Saturday, 18 September 2010


John Cooper Clarke and I 

Hi there cats. Are you all chilled this fine weekend? I've had a sensory overload in that on Thursday night, not only did I get my allocated 15 minute face to face interview with John Cooper Clarke, but ended up enjoying his company all evening. My friend and I somehow found ourselves seated at the Dragon's Rendezvous on Donegall Pass sharing stewed aubergine and other such culinary delights with JCC and his manager, Phil Jones.

We were regaled with tales of rock n'roll excess involving the legendary Mark E Smith of The Fall, JCC's time in the 80's as the housemate of Nico from the Velvet Underground and even got a rendition of 'I've fallen in love with my wife' at the table after he had forgotten the words at the gig. All in all an amazing and surreal evening which will not be topped for some time to come. If only all genii were as charming!

I'm in the process of writing up the long and detailed interview which I will be then hawking to some newspapers. It'll be up here in due course too. JCC's manager has asked me to help them garner a bit of a buzz for the Irish tour with some live reviews also.

Catch him down in Whelans on Tues the 21st, for more deets.

Here's a review of the Black Box gig on AU's website:

Go on and leave a nice comment on AU's website if you like it!

John Cooper Clarke

Black Box, Belfast

The Bard of Salford, heir to the throne of Poet Leaurate, the English Bob Dylan: the Black Box is packed to the rafters to witness John Cooper Clarke’s visceral short sharp bursts of punk poetry.
Much of the audience look like they are fans from Clarke’s early days when he ploughed a lonely furrow as a poetry-reading opening act for bands like the Sex Pistols, Joy Division, Elvis Costello and Siousxe and the Banshees.
Clarke walks onstage to wolf-whistles and screams of delight. He looks the part of rock star punk poet – jet-black Robert Smith-esque hair, a tweed jacket, long spindly legs clad in drainpipe jeans, an elegant silk scarf and of course his ‘fitted as standard’ rose-tinted specs.
He fires straight into ‘Hire Car’. The poem’s linguistic hurdles still sound as fresh and vital as ever: “Hire-car, hire-car / Why would anybody buy a car? / Bang it, prang it, say ta ta / It’s a hire car baby.” It’s all about the words, delivery and every syl-lab-le baby.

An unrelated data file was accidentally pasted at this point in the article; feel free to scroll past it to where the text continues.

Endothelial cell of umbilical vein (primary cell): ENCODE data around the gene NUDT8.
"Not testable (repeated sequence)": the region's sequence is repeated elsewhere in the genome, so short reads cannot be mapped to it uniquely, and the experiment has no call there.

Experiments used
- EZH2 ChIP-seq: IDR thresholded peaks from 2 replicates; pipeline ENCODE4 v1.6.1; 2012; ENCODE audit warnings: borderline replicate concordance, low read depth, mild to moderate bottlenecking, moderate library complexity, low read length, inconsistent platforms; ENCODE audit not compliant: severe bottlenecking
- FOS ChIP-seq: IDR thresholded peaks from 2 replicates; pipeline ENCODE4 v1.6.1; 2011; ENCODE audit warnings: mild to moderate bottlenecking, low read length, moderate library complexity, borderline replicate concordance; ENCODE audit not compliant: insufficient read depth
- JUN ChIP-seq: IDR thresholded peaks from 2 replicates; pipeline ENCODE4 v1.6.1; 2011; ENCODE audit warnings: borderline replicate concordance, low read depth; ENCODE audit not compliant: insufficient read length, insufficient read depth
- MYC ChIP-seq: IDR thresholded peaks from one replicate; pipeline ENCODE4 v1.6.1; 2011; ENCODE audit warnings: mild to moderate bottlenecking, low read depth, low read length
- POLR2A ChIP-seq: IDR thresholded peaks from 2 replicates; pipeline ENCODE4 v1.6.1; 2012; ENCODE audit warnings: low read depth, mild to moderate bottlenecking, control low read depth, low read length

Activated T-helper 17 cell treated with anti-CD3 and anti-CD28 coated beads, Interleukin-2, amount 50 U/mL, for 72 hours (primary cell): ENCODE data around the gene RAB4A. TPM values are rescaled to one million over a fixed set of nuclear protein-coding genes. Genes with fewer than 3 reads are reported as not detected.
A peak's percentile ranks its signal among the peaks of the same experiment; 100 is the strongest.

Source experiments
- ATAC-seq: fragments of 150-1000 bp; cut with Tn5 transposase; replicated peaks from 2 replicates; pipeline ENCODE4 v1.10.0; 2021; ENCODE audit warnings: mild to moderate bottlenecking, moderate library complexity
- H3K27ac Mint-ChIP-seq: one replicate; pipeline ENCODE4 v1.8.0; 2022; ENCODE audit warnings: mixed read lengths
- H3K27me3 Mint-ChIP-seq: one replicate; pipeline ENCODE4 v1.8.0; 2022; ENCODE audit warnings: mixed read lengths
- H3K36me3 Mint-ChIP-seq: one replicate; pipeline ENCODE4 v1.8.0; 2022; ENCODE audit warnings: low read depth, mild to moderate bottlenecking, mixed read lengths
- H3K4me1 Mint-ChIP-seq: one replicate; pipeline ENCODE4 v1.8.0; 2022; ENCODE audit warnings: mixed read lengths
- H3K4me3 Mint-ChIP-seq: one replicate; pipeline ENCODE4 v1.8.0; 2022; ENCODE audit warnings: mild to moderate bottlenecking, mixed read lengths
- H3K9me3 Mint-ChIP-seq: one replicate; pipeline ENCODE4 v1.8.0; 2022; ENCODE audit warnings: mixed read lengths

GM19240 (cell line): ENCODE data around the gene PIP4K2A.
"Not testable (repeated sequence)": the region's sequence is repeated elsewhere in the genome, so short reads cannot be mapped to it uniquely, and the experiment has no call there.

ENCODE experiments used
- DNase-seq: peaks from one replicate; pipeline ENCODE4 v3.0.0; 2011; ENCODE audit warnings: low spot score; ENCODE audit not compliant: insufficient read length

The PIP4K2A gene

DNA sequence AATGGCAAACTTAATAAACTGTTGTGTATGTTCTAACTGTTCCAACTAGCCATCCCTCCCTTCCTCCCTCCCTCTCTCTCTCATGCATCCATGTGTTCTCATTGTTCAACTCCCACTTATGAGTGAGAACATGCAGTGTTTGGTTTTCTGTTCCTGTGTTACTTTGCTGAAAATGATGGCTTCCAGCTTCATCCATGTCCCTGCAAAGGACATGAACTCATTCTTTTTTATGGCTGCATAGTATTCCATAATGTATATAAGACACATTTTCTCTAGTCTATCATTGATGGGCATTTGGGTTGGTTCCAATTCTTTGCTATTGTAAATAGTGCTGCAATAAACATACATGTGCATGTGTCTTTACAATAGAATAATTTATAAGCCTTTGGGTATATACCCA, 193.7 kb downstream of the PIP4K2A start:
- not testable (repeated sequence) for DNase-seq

There has been criticism from some quarters that Clarke’s live shows have shifted more towards gags as opposed to the performance poetry he started out with. Tonight it’s a mixed bag and flows along perfectly. We get stories, ramblings, jokes so funny it starts getting painful to laugh and inspiring punk poetry. The poet has said that it’s just something that has happened naturally and no-one appears to be complaining tonight.
He tells us of his native Manchester and his early days gigging in the working men’s clubs. “Don’t let the fancy titles fool you, these places were rough,” he says. “Let’s put it this way – they came with their own coroners.”
We also get reditions of ‘Attack Of The 50-Foot Woman’, a hilarious take on aging in ‘Things Are Gonna Get Worse’ and the poet’s most famous poem ‘Evidently Chickentown’ – which appeared in The Sopranos. Anyone from a small town can relate to it as Clarke dissects the town in a brutal fashion. The poem is delivered at a breakneck pace and packs a punk rock punch.
“The fucking scene is fucking sad
The fucking news is fucking bad
The fucking weed is fucking turf
The fucking speed is fucking surf
The fucking folks are fucking daft
Don’t make me fucking laugh
It fucking hurts to look around
Everywhere in chicken town”
Other highlights include his attempt at a haiku (“To con-vey one’s mood, In sev-en-teen syl-la-bles, Is ve-ry diff-ic”) and a gag about the late Sir Bobby Robson’s son bringing out a book about coping with his father’s death, to be entitled Over My Dad Bobby.
This shit is funny.
Afterwards I tell Johnny, “It was brilliant, there wasn’t a dry eye in the house.” To which he replies, “Was I that bad?”
John Cooper Clarke is a larger than life character who, three decades on, is still at the top of his game. In a word, genius. Tia Clarke

More pics... 
Aileen, JCC and moi 

Johnny's bag of coveted poetry! 

When the cat's away... 

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